Quaker archives record that in South Mimms meetings were held in the house of Samuel Hodges , a butcher , who was fined for holding them in 1683. In 1686 he sold land to Quakers for £5 as a site for a meeting house and in 1697 this was built along with a burial ground . By 1801 Quakers met there only occasionally and in 1820 both the meeting house and burial ground were sold for£120.
In the 1600s Quakers were persecuted for their beliefs and were not allowed to be buried in consecrated church grounds. Instead burials often took place in the countryside.
It is ironic that the site – used by Quakers , who were known for their simple lifestyles – should now accommodate a home cinema and a gym –trappings of an indulgent 21st century lifestyle.
Written by Carol Bond
Our Clerk to Luton Quakers moved quickly to contact our local Members of Parliament ahead of yesterday's vote on military action in Syria.
Dear Kelvin and Gavin
We ask you – and the Labour Party – to oppose military intervention in Syria. In spite of claims emanating from the government that it would be legal in international law, that does not seem to be the case. Any such action would be legally justified only if agreed by the UN Security Council. This has been restated in terms of the "responsibility to protect", subsequently approved by UN security council resolution 1674.
Quakers nationally have made this statement:
“Quakers in Britain are appalled by the suffering and loss of life on all sides in Syria. We understand – and share – the wish of the international community to take some form of action to reduce the bloodshed, but we strongly urge those who are tempted to respond militarily to think again.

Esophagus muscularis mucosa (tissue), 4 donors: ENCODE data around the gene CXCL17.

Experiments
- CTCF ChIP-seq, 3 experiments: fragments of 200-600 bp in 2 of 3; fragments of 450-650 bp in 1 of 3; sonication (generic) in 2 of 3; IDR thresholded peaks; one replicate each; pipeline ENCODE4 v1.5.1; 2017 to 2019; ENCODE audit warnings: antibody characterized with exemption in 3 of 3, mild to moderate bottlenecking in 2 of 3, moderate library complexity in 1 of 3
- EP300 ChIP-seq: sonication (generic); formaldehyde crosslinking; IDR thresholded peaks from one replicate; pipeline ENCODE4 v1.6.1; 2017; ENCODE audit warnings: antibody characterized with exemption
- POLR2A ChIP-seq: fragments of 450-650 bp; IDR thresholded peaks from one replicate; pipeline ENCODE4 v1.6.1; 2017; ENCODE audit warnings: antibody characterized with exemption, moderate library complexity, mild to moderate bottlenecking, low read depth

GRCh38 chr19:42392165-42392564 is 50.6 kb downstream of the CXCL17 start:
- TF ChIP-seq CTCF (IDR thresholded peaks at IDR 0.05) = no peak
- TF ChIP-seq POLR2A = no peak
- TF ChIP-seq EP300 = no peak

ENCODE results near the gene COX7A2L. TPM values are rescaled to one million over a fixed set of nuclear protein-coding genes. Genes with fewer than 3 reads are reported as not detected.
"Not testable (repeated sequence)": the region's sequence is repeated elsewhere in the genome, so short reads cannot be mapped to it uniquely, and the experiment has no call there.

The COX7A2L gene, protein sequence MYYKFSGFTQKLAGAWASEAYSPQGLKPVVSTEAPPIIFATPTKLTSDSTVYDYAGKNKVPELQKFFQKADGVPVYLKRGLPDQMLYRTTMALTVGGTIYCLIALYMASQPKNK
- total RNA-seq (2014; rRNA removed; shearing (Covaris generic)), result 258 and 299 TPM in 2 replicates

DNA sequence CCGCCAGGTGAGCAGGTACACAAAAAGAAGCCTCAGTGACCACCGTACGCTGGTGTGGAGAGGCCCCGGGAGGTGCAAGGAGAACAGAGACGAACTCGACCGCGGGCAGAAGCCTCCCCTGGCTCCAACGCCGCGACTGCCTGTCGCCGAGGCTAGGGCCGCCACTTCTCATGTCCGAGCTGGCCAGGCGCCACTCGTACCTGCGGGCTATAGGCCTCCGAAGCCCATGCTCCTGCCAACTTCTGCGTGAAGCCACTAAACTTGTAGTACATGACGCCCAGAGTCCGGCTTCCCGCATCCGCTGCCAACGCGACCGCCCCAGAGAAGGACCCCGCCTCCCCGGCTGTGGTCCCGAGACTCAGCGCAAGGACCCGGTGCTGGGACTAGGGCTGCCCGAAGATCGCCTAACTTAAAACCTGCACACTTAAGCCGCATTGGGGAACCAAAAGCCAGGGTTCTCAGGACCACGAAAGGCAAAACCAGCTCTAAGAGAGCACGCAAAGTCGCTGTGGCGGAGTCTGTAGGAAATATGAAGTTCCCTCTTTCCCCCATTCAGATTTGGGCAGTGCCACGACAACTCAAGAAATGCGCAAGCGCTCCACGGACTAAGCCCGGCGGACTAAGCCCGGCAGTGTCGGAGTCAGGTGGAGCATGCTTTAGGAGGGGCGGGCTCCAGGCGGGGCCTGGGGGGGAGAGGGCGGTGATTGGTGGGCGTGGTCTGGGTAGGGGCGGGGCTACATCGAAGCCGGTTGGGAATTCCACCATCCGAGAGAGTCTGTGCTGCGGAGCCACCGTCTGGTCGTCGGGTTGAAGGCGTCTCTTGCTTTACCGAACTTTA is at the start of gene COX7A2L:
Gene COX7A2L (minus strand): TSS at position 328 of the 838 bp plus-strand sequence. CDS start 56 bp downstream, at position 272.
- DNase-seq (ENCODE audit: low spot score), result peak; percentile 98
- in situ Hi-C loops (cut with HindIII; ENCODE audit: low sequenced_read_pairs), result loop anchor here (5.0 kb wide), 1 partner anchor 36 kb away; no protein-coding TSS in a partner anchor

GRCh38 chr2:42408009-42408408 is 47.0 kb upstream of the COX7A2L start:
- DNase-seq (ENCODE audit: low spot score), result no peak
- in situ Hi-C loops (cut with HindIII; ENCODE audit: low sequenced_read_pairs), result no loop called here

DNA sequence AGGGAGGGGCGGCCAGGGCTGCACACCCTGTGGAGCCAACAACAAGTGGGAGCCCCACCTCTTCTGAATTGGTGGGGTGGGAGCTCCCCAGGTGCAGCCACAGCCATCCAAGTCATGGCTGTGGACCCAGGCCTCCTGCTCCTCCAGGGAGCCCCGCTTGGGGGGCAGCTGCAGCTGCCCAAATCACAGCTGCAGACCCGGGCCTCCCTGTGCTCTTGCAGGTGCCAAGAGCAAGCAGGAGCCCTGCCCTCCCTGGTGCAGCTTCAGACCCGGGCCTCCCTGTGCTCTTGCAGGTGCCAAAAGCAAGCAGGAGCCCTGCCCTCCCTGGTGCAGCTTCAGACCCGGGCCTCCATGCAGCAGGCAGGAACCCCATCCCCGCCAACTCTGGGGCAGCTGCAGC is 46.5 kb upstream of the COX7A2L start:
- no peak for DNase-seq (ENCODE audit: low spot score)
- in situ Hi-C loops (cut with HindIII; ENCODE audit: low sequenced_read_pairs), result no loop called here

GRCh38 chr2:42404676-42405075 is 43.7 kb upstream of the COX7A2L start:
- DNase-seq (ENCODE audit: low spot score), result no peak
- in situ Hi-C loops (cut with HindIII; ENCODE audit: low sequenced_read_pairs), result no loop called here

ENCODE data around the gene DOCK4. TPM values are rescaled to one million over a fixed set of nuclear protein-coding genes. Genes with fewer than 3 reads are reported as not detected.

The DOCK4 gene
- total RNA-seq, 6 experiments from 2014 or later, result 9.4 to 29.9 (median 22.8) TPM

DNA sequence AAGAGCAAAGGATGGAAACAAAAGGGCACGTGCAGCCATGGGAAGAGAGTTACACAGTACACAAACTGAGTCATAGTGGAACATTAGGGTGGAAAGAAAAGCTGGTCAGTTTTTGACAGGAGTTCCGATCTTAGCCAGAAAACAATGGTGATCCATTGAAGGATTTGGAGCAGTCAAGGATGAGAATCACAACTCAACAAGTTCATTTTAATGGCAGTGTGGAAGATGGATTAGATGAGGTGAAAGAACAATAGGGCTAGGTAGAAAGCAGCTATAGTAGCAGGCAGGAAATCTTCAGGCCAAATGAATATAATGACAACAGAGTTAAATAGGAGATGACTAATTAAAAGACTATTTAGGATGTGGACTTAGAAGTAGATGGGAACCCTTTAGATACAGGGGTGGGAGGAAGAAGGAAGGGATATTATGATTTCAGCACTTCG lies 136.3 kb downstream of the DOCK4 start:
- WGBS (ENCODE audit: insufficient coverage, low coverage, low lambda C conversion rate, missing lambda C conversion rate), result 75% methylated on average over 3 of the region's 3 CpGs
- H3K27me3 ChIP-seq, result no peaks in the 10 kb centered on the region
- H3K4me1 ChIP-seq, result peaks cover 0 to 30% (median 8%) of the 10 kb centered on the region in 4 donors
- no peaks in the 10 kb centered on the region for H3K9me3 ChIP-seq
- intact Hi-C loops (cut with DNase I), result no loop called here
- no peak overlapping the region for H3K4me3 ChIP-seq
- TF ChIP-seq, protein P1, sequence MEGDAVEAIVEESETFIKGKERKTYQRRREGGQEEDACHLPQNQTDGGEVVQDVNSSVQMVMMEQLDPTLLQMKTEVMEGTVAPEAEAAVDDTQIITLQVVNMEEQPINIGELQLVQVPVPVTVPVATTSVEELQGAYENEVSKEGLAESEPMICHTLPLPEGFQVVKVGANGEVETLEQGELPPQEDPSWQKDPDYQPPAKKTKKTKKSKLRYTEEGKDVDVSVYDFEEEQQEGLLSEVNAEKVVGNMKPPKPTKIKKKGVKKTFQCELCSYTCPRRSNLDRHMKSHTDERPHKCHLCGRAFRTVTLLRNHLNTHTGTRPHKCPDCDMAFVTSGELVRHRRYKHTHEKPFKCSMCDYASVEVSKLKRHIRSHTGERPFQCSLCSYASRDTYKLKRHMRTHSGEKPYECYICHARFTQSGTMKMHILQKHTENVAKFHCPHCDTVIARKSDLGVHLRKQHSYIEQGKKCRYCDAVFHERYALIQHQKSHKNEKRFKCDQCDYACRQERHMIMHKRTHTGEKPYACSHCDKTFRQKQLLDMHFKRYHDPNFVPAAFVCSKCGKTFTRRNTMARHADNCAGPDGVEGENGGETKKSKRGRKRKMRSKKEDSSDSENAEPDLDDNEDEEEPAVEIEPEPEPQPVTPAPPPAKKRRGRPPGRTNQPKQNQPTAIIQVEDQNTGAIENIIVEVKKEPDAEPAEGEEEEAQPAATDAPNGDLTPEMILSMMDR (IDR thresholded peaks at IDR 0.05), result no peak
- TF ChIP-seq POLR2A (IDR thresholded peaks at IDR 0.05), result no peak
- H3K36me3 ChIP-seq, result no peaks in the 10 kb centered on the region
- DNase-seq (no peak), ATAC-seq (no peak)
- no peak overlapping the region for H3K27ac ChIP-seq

“Air strikes will kill people just as surely as chemical attacks. All weapons must seem equally abhorrent if it is your family that is being killed. Punishment for use of specific kinds of weapon is no justification for further acts of war or for supplying yet more weapons.
"New participants in a war will breed new hatreds. Experience of other conflicts shows that supposedly simple or 'surgical' military interventions usually become messy and hard to end. We are convinced that even when some kind of victory is claimed, the deep harm done by violence always outweighs the supposed benefits.
We beg those in power to work with diligence through the United Nations and all diplomatic channels to bring peace nearer. We challenge them to use their resources and imaginations creatively. Please don't fall into the old trap of thinking that taking any action is bound to be better than doing nothing."
It is as though the US, UK and France have learned nothing from the huge unintended consequences and terrible suffering wrought by military interventions in Afghanistan, Iraq and Libya, while claiming a moral high-ground that is not justified, if only given their own retention of nuclear weapons.
We understand that many MPs in all parties are deeply uneasy about or opposed to the action that the government seems likely to propose. Please act to save the people of Syria and in all likelihood other countries from this madness.With best wishes
Clerk to Luton Quakers